As More People Snack On Insects, A Maine Company That Sells Them Plans To Expand
A Lewiston company that makes and sells edible insects is planning a major expansion during the coming year as demand for crickets and other critters as snacks and garnishes grows.Entosense LLC co-owner Bill Broadbent said edible insects are literally flying off the shelf. The company, located in the Hill Mill across from the Bates Mill complex, expanded its internet sales last month to start selling wholesale.
Plans call for it to double the number of employees to 12 by this fall, and to more than triple its production space by next spring. Broadbent said the company hopes to top $1 million in sales by the end of 2019.
“A lot of people eat insects for their nutrition,” said Broadbent, who with his sister Susan Broadbent, owns the company.
He said the crickets are popular because they contain healthy omega-3 fatty acids, protein and vitamin B12.
Sales took off in the past few months after the company began selling a $250 display for its Mini-Kickers Flavored Crickets, which it introduced in December. The display comes with 90 tubes of Mini-Kickers.
“The most popular flavors are cotton candy, because of the kids, and Italian lasagna,” he said. Other flavors are Indian curry, lemon meringue, mango habanero, orange creamsicle, Mexican mole, sun dried tomato, jalapeno garlic and white cheddar.
The Mini-Kickers are small Acheta tropical crickets that are dried, flavored and sold in a vial for $6. Each vial averages 100 crickets, depending on the size of the crickets. Each tube has about 6 grams of protein, Broadbent said.
That product is being sold in four retail stores in Maine: Kittery Trading Post, Ron’s Market in Farmington, Axis Natural Foods in Auburn and at a shop in Hope, near Lincolnville.
Locally Sourced Insects
While Entosense imports dried insects from Asia and Mexico, which it subsequently flavors and repackages for sale, it plans to once again start raising insects, including the Acheta cricket and scorpions, in Lewiston.
One challenge is isolating the insects so they remain warm in the drafty mill and keeping them away from any environmental contaminants, including potential bug sprays. Entosense had to build an expansive cleanroom for the critters.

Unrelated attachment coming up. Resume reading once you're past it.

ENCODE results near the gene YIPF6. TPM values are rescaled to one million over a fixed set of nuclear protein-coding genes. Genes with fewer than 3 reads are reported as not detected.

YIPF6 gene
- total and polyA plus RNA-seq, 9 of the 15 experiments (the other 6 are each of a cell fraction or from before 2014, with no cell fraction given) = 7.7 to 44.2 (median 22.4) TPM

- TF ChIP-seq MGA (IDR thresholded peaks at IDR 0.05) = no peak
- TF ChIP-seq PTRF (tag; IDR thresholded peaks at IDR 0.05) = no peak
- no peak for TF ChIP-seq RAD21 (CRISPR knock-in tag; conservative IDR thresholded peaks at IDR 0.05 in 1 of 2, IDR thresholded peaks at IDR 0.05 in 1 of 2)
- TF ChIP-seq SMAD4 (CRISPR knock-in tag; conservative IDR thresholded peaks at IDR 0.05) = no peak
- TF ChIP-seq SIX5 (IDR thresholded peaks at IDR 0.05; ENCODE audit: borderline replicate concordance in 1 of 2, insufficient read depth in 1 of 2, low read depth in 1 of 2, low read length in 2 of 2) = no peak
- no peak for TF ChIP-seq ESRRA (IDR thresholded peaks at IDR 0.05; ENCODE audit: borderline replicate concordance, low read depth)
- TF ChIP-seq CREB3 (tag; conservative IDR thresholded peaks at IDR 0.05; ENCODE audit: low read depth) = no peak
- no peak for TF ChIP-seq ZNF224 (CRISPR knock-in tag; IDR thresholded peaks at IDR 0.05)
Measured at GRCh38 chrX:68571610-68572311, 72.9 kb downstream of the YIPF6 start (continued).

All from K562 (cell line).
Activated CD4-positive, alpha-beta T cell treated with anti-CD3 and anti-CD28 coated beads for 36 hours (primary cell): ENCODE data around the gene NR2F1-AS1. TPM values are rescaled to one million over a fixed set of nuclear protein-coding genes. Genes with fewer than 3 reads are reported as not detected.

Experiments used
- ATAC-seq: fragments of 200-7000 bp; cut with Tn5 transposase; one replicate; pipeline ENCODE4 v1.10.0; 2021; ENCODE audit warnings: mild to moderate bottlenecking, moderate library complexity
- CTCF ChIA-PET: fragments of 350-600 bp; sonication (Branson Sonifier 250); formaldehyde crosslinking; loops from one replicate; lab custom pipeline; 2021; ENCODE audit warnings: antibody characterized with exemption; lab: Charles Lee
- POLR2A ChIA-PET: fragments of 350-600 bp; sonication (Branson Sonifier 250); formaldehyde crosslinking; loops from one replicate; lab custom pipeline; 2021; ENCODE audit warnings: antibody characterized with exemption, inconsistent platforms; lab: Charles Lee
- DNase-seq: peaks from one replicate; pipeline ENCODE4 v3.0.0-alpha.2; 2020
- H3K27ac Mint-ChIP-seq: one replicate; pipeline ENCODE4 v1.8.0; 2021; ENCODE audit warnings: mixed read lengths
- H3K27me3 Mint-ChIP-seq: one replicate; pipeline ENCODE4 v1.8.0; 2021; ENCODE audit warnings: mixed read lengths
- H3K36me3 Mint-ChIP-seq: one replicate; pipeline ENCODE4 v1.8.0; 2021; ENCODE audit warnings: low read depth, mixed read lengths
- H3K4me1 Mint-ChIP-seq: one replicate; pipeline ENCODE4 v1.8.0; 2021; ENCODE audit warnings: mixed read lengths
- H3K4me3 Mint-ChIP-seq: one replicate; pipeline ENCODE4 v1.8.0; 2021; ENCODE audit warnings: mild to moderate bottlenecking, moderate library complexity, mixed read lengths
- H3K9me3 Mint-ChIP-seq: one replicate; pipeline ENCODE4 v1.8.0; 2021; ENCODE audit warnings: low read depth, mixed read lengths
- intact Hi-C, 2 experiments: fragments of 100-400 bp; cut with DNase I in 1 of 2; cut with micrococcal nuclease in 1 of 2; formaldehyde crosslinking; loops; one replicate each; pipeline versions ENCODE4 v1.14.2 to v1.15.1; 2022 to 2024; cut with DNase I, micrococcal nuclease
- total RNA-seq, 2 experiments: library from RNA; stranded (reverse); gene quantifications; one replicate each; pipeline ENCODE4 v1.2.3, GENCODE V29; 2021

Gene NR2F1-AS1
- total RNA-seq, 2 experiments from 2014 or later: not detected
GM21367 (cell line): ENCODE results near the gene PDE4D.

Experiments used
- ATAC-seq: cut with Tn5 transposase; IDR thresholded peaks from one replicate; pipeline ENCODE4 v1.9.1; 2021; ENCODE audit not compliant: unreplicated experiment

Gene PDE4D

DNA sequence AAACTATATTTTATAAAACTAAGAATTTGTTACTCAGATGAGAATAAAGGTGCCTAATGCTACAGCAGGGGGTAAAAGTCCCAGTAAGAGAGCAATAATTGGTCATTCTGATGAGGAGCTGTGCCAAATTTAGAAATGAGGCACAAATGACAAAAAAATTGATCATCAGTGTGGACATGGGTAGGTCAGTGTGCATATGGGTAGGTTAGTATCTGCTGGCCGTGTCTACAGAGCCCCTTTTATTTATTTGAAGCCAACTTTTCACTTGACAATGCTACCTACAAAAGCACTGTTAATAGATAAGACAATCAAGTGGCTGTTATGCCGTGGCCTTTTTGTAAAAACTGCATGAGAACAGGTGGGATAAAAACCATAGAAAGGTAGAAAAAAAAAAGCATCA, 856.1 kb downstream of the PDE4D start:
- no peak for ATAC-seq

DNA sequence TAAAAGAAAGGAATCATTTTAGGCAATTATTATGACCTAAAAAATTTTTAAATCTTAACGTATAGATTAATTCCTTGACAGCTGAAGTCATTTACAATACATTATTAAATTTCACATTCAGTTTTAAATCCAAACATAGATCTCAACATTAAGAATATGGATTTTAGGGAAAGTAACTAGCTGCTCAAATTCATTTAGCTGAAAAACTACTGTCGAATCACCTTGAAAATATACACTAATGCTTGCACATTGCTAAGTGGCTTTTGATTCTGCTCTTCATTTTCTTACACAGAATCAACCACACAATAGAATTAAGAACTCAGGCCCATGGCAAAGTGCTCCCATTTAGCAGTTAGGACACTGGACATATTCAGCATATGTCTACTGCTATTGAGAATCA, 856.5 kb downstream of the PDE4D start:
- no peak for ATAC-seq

“We are about to start production again,” Broadbent said. “We are looking for $1 million to $2 million, probably from angel investors, to set up a large growing facility, up to 20,000 square feet, by next spring.”
Broadbent and his sister already invested $100,000 of their own money into the company. They also have a private investor who put in some money. He would not reveal how much, but said it is “not a ton.”
About 2,000 square feet of its current 6,000 square feet in Lewiston will be converted into a grow area. There is room to expand in the Hill Mill, but Broadbent said he may look elsewhere in the area for space.
The crickets are fairly easy to grow, he said. They live in densely packed colonies and require only organic chicken feed and warmth for growth. The Acheta crickets live only six to eight weeks, and are frozen toward the end of their life cycle.
Broadbent said his company is the largest general seller in the country of insect products. Others may sell more crickets alone.
He said insects are becoming more popular on the dinner plate. Venture capitalist and Dallas Mavericks basketball team co-owner Mark Cuban, for example, has invested in two edible insect companies, Chapul of Salt Lake City and Chirps of San Francisco. Chapul makes energy bars with cricket flour, while Chirps makes chips made with cricket flour.
The Next Lobster?
Edible insects typically sell well in the southern United States, and especially among Hispanic and Asian populations. In New England, they remain an acquired taste.
“We are located in one of slowest growth areas,” he said. “But lobster was once a reviled food, and it became a delicacy over time.”
Entosense also sells edible Chapulines, seasoned grasshoppers from Mexico, which compete with Mini-Kickers as the top product.
The company supplies Chapulines to Wolfgang Puck and the Seattle Mariners.
It sells other edible insects to the The Late Late Show with James Corden, the Smithsonian Institution, Sea World and Busch Gardens.
One item Broadbent wants to bring back is scorpions. He currently buys them dry from China, and repackages and resells them. In October 2018, the company sold 20,000 dried scorpions.
“We sell a lot of scorpions to bars for Scorpion Shots, especially in Las Vegas,” he said.
“We were growing scorpions, but it wasn’t warm enough in the mill,” he said. The new build-out for growing will include scorpions and possibly grasshoppers. But the growth area is primarily for crickets.
With some of his products coming from China and Mexico, Broadbent said he hasn’t yet been affected by the United States’ trade wars with those countries.
Trade wars are on his radar, however.
“I worry because the peso may go up against the dollar if the trade war with Mexico continues.” he said. “And with China the insects are considered a novelty food item, so they haven’t yet been hit with tariffs.”
This story appears through a media sharing agreement with Bangor Daily News.